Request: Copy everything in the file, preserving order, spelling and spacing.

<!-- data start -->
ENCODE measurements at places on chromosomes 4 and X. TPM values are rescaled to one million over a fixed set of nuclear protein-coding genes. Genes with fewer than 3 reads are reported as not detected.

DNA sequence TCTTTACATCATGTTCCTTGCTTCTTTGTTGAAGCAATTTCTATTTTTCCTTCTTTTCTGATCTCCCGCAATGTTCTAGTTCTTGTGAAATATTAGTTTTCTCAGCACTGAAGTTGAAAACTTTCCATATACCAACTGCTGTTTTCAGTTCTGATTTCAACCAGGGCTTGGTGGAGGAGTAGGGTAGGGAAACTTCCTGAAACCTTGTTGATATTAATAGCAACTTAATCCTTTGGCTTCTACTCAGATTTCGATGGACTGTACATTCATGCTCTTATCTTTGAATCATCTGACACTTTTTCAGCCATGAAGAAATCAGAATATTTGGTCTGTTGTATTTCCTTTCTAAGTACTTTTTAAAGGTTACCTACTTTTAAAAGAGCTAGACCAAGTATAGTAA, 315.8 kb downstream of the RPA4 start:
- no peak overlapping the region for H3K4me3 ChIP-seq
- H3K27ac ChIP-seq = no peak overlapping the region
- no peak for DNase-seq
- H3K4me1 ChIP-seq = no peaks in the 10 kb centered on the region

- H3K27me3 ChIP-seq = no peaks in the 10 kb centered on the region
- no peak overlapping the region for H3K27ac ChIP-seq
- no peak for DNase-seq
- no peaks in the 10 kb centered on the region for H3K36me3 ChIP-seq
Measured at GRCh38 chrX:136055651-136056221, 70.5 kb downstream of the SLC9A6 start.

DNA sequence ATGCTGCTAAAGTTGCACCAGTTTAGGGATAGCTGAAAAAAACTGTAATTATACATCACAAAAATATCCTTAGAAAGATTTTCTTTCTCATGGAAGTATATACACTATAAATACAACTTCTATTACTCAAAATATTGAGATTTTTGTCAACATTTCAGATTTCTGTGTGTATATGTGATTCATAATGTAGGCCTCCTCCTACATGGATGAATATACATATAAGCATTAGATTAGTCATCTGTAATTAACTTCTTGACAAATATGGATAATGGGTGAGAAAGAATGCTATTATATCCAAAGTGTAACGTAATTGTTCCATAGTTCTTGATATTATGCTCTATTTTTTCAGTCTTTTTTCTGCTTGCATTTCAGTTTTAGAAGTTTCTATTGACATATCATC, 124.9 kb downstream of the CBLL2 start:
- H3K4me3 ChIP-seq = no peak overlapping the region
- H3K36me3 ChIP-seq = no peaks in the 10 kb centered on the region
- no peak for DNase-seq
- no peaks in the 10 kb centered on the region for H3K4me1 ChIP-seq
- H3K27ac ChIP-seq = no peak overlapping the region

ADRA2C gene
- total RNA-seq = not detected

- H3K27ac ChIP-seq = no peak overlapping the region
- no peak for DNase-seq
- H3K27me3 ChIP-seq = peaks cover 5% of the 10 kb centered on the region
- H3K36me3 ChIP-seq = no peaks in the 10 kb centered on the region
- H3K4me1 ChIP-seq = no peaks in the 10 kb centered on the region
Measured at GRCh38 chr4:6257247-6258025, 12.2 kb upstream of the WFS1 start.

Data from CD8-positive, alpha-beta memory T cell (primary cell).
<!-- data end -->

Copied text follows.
ENCODE measurements at places on chromosomes 4 and X. TPM values are rescaled to one million over a fixed set of nuclear protein-coding genes. Genes with fewer than 3 reads are reported as not detected.

DNA sequence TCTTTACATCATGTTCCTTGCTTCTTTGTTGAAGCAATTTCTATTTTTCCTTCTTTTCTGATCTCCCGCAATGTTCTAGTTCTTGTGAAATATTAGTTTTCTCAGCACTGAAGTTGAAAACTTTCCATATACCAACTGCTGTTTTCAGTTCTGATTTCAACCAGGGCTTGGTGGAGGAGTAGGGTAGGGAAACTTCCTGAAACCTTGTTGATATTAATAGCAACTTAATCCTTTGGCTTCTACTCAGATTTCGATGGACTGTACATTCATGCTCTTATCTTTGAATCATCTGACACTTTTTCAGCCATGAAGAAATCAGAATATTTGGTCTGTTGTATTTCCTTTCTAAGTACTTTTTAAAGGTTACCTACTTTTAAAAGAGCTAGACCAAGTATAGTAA, 315.8 kb downstream of the RPA4 start:
- no peak overlapping the region for H3K4me3 ChIP-seq
- H3K27ac ChIP-seq = no peak overlapping the region
- no peak for DNase-seq
- H3K4me1 ChIP-seq = no peaks in the 10 kb centered on the region

- H3K27me3 ChIP-seq = no peaks in the 10 kb centered on the region
- no peak overlapping the region for H3K27ac ChIP-seq
- no peak for DNase-seq
- no peaks in the 10 kb centered on the region for H3K36me3 ChIP-seq
Measured at GRCh38 chrX:136055651-136056221, 70.5 kb downstream of the SLC9A6 start.

DNA sequence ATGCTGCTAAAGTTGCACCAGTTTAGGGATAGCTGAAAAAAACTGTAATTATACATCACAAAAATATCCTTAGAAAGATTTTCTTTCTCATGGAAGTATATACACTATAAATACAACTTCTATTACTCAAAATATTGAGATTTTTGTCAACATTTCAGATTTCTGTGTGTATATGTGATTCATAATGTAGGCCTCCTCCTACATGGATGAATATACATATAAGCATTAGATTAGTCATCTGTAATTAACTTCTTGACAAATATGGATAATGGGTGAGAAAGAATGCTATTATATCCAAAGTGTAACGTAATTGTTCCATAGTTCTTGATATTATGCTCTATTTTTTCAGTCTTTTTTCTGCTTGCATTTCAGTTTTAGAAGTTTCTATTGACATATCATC, 124.9 kb downstream of the CBLL2 start:
- H3K4me3 ChIP-seq = no peak overlapping the region
- H3K36me3 ChIP-seq = no peaks in the 10 kb centered on the region
- no peak for DNase-seq
- no peaks in the 10 kb centered on the region for H3K4me1 ChIP-seq
- H3K27ac ChIP-seq = no peak overlapping the region

ADRA2C gene
- total RNA-seq = not detected

- H3K27ac ChIP-seq = no peak overlapping the region
- no peak for DNase-seq
- H3K27me3 ChIP-seq = peaks cover 5% of the 10 kb centered on the region
- H3K36me3 ChIP-seq = no peaks in the 10 kb centered on the region
- H3K4me1 ChIP-seq = no peaks in the 10 kb centered on the region
Measured at GRCh38 chr4:6257247-6258025, 12.2 kb upstream of the WFS1 start.

Data from CD8-positive, alpha-beta memory T cell (primary cell).